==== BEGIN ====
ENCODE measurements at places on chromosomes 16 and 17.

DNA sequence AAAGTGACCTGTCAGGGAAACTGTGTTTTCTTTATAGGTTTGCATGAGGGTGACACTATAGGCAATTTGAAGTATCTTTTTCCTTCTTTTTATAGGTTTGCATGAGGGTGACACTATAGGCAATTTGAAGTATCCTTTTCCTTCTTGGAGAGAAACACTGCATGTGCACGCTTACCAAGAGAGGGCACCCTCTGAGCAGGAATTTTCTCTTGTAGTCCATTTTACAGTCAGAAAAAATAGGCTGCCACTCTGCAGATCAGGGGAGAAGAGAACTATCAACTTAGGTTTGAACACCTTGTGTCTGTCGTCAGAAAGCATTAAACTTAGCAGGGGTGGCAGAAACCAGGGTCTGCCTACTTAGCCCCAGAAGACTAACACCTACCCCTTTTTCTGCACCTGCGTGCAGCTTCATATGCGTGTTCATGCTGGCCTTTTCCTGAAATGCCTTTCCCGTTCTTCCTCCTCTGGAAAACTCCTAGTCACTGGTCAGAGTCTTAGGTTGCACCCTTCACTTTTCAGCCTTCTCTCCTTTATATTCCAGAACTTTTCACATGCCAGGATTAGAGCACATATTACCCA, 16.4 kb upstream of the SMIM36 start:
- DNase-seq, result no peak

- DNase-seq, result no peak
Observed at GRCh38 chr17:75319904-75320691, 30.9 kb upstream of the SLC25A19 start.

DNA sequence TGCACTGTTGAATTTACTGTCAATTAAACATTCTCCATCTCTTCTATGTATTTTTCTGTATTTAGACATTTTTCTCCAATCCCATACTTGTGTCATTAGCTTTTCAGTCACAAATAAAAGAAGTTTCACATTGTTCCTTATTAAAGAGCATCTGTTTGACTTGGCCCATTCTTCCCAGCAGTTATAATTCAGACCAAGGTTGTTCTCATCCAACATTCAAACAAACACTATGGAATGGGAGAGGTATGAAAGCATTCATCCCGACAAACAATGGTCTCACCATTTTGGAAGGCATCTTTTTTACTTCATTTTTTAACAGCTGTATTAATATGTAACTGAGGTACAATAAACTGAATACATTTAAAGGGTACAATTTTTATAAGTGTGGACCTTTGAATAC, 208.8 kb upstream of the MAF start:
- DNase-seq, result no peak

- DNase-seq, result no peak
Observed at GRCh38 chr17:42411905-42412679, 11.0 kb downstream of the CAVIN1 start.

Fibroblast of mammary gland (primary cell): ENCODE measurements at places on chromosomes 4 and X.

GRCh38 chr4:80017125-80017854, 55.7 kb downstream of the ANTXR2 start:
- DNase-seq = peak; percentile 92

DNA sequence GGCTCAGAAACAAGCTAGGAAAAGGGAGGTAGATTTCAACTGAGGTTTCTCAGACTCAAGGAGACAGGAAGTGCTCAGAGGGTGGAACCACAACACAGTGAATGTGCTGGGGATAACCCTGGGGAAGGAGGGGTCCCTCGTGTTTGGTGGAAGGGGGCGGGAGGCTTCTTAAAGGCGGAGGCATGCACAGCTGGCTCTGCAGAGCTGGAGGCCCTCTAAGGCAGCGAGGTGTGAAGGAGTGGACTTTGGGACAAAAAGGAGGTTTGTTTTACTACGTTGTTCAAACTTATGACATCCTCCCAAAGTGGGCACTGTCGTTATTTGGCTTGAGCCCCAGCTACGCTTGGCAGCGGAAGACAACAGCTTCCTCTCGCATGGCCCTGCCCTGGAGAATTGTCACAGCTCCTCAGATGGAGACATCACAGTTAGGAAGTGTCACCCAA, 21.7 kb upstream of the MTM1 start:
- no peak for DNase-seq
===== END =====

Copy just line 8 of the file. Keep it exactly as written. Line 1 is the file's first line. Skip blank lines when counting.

- DNase-seq, result no peak